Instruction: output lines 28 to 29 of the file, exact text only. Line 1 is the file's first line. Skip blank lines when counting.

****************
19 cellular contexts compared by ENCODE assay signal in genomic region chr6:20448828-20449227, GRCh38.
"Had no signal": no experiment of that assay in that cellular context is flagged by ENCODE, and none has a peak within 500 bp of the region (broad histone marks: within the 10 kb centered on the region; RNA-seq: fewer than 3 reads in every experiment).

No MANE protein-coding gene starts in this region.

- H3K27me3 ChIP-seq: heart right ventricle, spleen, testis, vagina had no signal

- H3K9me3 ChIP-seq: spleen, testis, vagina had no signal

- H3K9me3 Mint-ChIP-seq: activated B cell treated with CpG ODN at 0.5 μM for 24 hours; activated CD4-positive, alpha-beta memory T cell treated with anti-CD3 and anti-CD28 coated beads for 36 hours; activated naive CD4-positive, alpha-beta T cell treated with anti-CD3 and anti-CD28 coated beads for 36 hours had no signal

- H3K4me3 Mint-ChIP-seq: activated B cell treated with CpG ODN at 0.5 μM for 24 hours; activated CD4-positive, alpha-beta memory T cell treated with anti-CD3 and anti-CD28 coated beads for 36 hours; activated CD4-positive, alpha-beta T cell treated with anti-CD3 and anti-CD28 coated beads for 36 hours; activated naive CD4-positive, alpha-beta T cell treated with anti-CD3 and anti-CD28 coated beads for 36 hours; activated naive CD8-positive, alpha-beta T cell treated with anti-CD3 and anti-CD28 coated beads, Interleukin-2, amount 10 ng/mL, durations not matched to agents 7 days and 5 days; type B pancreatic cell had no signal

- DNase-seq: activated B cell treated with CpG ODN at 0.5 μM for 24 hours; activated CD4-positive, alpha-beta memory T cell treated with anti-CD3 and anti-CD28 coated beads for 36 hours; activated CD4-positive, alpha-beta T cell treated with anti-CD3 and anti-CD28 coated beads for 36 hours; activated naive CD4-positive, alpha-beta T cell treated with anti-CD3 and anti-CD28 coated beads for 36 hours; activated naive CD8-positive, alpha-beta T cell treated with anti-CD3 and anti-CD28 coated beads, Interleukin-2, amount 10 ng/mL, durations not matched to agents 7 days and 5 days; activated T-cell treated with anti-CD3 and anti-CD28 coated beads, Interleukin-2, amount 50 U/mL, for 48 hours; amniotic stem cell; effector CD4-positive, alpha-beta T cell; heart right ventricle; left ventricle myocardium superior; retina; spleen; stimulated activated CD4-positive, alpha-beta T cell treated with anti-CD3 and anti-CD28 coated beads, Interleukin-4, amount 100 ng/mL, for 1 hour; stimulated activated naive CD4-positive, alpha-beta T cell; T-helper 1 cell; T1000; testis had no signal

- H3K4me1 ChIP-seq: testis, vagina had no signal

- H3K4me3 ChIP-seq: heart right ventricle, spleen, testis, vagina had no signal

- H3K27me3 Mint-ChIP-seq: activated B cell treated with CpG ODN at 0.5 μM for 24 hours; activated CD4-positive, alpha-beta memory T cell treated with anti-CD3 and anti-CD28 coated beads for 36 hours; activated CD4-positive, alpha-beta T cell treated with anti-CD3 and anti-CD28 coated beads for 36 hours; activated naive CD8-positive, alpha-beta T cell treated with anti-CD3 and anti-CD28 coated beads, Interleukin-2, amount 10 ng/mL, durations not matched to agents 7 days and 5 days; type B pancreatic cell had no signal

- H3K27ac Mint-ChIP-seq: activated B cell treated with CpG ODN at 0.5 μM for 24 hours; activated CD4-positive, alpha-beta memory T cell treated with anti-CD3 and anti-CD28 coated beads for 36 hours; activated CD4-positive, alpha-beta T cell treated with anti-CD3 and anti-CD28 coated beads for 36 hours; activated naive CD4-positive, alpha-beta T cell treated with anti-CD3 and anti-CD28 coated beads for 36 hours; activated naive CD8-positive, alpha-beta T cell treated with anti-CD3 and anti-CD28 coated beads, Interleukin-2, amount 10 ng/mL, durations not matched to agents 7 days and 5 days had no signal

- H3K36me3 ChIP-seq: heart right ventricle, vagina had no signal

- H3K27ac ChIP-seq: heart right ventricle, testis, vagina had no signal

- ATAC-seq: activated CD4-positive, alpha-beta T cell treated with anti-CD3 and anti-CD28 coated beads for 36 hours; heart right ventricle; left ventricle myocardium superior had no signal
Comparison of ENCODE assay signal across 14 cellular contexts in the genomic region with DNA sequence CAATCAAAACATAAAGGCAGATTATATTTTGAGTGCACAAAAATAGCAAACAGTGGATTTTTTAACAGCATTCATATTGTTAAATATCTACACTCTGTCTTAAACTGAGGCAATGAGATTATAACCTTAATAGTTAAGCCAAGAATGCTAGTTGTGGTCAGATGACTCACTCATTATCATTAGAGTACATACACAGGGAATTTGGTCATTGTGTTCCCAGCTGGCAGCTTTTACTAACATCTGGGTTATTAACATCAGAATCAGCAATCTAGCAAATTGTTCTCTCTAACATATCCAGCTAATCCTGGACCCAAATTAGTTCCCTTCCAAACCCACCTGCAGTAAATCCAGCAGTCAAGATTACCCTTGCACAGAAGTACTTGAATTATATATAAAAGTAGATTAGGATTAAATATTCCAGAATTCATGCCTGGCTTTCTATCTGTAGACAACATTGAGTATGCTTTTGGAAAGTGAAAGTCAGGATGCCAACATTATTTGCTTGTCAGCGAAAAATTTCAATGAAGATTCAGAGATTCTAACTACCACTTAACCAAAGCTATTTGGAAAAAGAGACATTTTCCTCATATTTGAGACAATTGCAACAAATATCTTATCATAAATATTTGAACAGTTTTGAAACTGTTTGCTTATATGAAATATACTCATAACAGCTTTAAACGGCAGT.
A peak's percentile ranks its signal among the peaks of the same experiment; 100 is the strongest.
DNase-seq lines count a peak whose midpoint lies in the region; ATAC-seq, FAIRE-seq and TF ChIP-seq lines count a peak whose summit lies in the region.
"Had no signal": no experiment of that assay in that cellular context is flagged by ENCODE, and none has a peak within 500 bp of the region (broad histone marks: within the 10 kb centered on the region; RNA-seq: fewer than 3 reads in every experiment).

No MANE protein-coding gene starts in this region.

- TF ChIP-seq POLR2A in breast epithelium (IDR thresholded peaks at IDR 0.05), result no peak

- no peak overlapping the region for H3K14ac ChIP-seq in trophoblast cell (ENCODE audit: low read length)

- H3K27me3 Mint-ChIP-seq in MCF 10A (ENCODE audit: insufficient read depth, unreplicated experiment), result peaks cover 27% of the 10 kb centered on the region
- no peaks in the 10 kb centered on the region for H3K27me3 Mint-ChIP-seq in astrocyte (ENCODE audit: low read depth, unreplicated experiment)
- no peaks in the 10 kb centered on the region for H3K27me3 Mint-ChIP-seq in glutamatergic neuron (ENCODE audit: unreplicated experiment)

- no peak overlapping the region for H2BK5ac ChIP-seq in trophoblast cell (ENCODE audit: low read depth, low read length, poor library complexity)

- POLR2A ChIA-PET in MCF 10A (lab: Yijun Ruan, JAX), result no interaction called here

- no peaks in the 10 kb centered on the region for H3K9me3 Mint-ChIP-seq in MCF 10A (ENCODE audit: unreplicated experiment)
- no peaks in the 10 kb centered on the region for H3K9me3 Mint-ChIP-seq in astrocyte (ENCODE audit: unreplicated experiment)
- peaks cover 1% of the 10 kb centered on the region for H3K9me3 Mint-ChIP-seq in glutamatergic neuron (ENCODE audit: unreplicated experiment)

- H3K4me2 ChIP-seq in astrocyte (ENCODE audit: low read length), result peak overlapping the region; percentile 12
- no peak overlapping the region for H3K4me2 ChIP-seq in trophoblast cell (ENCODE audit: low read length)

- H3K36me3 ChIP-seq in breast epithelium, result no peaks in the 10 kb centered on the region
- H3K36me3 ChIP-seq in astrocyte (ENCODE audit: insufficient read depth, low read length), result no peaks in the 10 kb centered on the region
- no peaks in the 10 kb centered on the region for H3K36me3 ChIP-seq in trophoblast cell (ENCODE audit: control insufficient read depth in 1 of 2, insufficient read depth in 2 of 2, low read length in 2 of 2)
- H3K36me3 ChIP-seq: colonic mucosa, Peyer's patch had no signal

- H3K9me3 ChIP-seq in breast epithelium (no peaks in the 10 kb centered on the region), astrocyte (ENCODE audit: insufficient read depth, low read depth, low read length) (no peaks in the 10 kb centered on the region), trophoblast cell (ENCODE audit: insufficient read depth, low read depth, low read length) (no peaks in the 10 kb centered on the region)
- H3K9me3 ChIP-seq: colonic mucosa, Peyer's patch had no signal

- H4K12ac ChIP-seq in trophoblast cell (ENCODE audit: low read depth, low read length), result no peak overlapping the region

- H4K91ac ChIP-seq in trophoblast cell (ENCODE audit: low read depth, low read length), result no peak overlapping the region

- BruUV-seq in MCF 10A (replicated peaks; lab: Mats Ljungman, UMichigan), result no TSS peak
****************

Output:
- no peaks in the 10 kb centered on the region for H3K9me3 Mint-ChIP-seq in MCF 10A (ENCODE audit: unreplicated experiment)
- no peaks in the 10 kb centered on the region for H3K9me3 Mint-ChIP-seq in astrocyte (ENCODE audit: unreplicated experiment)